9. Health inequalities are not natural. Health disparities that arise from our racial and class inequities result from decisions we as a society have made – and can make differently. Other industrialized nations already have, in two important ways: they make sure absolute inequality is less (e.g., Sweden’s relative child poverty rate is 4%, compared to our 22%), and they guarantee that everyone has a chance for prosperity and good health regardless of a family’s personal resources (e.g., good schools and health care are available to everyone, not just the affluent). As a result, they live healthier, longer lives than we do.
10. We all pay the price for poor health. It’s not only the poor but also the middle classes whose health is suffering. We already spend $2 trillion a year to patch up our bodies, more than twice per person than what the average industrialized country spends, and our health care system is strained to the breaking point. Yet our life expectancy is 30th in the world, infant mortality 31stand lost productivity due to illness costs businesses more than $1 trillion a year.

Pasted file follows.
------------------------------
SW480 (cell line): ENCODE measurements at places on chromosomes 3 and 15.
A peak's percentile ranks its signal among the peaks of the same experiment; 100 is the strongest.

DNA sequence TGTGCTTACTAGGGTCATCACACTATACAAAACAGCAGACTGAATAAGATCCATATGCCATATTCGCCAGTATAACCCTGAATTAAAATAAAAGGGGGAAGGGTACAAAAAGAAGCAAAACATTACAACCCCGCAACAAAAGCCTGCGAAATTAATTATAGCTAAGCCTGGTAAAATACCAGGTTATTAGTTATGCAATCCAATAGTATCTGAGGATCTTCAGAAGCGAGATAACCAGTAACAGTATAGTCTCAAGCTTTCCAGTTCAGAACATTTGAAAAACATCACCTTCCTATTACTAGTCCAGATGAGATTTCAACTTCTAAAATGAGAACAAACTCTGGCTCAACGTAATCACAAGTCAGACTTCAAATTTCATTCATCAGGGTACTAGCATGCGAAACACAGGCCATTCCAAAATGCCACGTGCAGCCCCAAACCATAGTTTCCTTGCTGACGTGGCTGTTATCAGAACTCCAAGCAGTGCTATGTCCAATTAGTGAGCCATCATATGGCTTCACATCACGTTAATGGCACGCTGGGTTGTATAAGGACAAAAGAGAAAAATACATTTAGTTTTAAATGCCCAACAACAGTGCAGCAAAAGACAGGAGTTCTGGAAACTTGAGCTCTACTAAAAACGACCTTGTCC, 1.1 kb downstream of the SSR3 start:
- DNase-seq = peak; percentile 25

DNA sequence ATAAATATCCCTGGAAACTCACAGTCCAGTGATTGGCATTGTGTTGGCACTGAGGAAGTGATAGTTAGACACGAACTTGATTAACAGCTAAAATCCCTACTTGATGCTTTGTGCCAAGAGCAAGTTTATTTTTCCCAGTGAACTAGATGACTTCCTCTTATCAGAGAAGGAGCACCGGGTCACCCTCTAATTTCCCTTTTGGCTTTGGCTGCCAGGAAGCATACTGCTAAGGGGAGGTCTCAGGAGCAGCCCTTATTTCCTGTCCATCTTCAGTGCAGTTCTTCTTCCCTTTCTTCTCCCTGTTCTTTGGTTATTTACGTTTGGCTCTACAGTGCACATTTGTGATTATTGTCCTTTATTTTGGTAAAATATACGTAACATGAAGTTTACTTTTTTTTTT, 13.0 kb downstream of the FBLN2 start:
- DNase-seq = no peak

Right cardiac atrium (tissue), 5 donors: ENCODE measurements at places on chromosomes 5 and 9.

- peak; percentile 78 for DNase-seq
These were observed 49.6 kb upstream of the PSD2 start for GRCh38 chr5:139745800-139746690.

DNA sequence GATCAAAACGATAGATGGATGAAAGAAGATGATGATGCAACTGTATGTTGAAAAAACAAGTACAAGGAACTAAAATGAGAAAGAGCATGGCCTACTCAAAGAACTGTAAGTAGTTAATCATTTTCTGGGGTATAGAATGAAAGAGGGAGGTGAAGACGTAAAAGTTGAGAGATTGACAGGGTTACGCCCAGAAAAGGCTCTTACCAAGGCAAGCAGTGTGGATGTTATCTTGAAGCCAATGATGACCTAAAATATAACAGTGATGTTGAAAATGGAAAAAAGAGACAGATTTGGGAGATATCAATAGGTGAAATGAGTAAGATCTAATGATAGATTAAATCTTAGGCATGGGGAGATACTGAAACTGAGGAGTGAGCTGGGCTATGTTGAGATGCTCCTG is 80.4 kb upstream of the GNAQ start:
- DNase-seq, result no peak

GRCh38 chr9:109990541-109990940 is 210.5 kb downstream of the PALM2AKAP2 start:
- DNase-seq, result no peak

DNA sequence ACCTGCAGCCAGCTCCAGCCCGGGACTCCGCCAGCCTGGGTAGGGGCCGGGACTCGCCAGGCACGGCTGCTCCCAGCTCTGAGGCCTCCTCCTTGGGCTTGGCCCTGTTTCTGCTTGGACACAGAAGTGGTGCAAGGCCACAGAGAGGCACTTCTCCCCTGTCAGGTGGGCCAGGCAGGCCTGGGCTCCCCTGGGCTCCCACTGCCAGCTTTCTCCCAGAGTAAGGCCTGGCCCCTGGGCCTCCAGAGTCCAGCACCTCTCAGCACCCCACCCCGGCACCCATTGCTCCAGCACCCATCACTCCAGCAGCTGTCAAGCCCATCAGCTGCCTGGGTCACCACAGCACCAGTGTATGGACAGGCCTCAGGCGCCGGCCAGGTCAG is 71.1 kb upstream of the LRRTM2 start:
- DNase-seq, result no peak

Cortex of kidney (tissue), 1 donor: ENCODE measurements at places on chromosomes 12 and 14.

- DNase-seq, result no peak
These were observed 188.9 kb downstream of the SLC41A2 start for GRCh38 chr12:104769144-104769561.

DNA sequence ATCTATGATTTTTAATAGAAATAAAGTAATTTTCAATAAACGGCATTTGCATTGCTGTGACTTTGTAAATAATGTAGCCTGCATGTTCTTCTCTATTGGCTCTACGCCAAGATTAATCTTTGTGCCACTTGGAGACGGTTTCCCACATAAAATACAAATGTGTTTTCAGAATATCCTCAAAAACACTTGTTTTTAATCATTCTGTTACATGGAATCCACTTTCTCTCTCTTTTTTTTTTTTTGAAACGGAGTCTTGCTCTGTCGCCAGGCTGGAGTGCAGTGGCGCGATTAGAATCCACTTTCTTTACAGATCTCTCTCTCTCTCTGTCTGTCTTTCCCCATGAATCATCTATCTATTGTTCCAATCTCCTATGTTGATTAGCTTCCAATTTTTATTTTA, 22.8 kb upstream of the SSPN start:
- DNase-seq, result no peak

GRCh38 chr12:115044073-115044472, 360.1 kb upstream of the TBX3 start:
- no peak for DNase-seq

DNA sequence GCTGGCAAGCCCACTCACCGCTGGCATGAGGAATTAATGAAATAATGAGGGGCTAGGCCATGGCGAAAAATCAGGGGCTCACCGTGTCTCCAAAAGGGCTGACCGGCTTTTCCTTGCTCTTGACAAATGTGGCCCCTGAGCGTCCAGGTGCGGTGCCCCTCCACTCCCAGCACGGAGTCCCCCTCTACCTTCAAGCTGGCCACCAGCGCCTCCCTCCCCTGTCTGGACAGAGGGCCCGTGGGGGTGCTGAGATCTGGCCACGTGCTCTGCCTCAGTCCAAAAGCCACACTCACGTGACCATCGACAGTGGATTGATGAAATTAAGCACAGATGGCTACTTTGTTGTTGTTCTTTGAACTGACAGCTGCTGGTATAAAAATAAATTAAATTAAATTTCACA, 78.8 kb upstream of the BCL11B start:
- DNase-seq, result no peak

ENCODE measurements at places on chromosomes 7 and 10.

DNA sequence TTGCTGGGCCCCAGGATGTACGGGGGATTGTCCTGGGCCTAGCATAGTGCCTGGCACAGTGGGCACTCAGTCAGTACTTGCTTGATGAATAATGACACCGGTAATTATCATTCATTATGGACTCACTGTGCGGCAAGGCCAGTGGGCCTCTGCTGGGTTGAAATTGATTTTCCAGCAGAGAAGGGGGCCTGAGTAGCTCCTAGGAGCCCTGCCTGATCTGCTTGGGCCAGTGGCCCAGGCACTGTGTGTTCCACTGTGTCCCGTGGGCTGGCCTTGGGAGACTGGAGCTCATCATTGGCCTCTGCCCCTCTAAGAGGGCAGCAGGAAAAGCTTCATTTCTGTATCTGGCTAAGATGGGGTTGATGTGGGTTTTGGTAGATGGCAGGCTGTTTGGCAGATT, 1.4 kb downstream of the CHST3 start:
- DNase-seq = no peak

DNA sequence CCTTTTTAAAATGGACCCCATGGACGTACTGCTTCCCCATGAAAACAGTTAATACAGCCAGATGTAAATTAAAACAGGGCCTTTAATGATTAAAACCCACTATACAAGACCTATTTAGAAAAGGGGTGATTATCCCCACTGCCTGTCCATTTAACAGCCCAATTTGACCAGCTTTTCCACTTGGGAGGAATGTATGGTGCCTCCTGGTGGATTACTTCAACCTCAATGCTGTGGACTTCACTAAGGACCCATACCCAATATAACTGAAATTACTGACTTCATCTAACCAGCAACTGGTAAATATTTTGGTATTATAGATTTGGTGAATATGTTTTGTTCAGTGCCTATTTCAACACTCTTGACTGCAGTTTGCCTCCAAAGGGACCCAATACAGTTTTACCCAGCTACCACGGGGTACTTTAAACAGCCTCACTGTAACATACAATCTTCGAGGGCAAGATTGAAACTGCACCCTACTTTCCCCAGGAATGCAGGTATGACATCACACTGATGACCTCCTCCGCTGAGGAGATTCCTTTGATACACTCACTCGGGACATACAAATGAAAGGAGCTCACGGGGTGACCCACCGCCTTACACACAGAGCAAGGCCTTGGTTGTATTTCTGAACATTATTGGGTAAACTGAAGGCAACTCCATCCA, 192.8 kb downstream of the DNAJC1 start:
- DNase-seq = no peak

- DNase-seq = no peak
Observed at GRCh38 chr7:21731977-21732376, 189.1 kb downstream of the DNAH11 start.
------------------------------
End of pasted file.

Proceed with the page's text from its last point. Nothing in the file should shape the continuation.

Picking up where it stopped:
Adapted from the four-hour PBS documentary series UNNATURAL CAUSES: Is Inequality Making Us Sick?
"If I ignore them (biases) and believe that I’m acting without them, without looking at them andtesting that I’m not, then I could unconsciously or otherwise, be led to be doing the exact thing I don’t want to do…” Justice Soto Mayor
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Furthering Cultural Aptitude through the Study of Unconscious Bias.